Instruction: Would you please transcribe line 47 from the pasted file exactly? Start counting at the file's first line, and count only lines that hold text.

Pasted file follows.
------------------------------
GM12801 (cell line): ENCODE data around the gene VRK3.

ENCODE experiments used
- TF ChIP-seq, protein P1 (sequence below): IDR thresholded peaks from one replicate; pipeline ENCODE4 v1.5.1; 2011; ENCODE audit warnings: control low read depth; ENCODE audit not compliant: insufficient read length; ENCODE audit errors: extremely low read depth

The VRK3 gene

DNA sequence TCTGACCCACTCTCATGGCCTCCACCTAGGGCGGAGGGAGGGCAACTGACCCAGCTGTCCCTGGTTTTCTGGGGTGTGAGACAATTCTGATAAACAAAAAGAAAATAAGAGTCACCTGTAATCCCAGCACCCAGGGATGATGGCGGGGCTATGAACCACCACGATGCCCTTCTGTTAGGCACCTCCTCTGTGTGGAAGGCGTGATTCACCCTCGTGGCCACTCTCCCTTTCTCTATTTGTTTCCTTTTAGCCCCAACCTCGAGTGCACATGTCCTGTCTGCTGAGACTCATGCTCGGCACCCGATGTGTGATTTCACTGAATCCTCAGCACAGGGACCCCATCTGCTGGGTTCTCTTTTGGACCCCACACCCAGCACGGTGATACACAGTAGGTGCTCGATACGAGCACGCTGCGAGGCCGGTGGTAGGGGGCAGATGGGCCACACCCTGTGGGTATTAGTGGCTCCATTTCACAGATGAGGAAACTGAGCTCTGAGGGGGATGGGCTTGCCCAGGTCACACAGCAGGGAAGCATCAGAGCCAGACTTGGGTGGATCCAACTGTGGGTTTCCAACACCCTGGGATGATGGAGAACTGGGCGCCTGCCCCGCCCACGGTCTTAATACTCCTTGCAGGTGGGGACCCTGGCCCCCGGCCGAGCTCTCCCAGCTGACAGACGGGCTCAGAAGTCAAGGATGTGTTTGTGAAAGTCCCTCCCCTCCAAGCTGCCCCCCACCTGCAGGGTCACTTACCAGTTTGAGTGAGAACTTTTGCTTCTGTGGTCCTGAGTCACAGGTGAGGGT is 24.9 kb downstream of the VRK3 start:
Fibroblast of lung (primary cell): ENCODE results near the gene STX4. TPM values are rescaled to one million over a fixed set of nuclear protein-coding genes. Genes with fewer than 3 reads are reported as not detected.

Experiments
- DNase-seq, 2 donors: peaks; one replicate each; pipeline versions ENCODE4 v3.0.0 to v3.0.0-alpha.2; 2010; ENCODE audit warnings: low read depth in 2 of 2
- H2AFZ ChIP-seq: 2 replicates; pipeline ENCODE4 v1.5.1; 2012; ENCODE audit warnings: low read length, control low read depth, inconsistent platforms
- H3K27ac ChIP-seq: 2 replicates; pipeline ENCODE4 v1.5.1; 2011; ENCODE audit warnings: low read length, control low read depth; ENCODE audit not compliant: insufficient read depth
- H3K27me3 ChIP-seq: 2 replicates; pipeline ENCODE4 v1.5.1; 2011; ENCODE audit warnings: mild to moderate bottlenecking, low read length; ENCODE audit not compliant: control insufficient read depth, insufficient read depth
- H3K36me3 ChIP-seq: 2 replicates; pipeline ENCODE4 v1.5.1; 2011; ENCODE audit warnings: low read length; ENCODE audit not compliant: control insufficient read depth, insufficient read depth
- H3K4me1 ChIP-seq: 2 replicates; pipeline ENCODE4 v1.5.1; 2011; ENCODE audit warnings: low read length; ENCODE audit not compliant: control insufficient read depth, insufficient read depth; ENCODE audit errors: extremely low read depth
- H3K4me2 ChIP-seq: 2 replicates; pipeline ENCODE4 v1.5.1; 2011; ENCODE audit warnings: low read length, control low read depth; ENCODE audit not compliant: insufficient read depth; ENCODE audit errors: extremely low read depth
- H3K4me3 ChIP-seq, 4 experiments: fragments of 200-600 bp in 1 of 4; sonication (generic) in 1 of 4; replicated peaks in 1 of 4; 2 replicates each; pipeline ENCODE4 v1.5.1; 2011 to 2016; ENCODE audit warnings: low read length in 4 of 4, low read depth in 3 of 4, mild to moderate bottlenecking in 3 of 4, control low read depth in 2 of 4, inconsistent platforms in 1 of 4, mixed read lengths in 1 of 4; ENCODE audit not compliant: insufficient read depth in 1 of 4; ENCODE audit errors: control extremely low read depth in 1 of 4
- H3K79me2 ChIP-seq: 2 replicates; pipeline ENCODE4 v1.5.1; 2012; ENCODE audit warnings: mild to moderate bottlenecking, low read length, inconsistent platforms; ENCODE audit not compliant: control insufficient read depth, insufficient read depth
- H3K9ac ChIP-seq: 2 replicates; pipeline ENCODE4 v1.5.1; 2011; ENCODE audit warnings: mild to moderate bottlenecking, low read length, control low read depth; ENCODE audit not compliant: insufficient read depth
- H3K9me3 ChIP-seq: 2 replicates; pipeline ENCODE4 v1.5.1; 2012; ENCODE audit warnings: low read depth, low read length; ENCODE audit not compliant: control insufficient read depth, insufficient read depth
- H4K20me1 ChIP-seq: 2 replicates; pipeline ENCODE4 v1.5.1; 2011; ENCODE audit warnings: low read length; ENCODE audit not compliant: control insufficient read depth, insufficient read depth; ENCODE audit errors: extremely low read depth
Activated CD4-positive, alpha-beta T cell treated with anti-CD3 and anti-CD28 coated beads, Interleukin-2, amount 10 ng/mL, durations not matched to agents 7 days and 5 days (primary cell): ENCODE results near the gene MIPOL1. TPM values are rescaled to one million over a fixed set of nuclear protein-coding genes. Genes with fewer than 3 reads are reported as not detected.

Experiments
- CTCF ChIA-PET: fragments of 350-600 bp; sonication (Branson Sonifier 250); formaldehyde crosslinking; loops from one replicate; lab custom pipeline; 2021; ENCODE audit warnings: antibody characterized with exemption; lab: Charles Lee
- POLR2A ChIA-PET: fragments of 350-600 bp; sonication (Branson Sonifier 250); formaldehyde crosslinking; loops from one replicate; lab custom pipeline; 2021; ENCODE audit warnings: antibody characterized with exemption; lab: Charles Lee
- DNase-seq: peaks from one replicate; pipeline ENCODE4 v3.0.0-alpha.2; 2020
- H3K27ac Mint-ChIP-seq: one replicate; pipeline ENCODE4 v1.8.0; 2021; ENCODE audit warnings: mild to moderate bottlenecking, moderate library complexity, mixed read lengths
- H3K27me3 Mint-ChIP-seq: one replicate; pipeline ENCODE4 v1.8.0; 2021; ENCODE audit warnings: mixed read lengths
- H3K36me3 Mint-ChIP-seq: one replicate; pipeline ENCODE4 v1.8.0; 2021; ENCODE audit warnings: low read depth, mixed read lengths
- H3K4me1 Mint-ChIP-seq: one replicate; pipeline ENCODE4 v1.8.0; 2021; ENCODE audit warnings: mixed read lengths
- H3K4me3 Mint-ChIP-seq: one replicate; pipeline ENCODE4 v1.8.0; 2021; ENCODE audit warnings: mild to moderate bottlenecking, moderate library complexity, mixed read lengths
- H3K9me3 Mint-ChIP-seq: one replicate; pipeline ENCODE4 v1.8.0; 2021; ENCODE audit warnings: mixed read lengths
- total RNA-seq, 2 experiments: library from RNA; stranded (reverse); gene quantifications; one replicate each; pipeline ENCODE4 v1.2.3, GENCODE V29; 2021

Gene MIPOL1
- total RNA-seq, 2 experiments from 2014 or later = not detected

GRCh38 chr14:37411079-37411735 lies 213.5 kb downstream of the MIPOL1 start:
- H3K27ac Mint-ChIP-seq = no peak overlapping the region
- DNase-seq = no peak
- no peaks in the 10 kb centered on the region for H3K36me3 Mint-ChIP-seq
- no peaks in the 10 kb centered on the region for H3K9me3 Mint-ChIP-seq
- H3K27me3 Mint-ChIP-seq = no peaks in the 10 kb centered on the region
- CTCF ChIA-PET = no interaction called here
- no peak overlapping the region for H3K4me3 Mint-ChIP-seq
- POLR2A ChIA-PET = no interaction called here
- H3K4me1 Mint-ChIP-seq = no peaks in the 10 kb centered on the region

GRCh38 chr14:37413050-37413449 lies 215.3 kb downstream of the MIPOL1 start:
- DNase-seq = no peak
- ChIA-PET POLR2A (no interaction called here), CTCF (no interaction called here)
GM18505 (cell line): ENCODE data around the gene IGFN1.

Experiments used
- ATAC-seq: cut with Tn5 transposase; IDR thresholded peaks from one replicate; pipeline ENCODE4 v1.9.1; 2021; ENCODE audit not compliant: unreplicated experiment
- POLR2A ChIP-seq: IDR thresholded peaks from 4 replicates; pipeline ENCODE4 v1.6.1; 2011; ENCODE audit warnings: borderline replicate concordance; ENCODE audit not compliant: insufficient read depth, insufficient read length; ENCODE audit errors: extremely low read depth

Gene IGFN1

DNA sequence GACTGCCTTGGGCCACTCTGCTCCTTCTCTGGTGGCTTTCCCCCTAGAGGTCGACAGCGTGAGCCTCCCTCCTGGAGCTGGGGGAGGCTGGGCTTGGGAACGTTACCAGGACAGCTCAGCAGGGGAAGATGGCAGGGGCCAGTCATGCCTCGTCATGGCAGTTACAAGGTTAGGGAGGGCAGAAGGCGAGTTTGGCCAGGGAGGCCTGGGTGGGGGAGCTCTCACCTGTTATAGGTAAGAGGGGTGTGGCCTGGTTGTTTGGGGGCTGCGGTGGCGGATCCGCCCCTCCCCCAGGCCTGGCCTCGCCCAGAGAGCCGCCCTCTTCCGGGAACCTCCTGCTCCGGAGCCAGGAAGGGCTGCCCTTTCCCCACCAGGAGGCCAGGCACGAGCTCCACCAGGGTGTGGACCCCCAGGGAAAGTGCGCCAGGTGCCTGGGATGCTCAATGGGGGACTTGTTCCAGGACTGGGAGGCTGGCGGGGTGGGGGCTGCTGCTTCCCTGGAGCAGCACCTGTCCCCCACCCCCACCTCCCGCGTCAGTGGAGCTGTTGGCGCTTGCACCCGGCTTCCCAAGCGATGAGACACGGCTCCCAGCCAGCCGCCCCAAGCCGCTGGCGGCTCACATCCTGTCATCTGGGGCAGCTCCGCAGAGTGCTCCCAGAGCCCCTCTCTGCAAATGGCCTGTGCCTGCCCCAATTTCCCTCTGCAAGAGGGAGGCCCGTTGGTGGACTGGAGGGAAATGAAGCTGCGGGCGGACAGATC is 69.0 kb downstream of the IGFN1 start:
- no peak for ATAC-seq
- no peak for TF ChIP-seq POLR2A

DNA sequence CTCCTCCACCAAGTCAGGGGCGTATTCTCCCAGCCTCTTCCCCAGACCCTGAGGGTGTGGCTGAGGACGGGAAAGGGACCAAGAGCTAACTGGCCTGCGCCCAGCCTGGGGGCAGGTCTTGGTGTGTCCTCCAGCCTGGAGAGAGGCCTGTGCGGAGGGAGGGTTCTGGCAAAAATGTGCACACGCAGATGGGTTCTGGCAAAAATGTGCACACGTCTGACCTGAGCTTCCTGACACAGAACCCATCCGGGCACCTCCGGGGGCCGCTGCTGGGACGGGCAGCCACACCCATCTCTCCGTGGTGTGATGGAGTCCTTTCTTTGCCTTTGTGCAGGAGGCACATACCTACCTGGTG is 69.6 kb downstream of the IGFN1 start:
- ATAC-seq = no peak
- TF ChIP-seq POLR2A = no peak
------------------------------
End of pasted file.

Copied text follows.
GM18505 (cell line): ENCODE data around the gene IGFN1.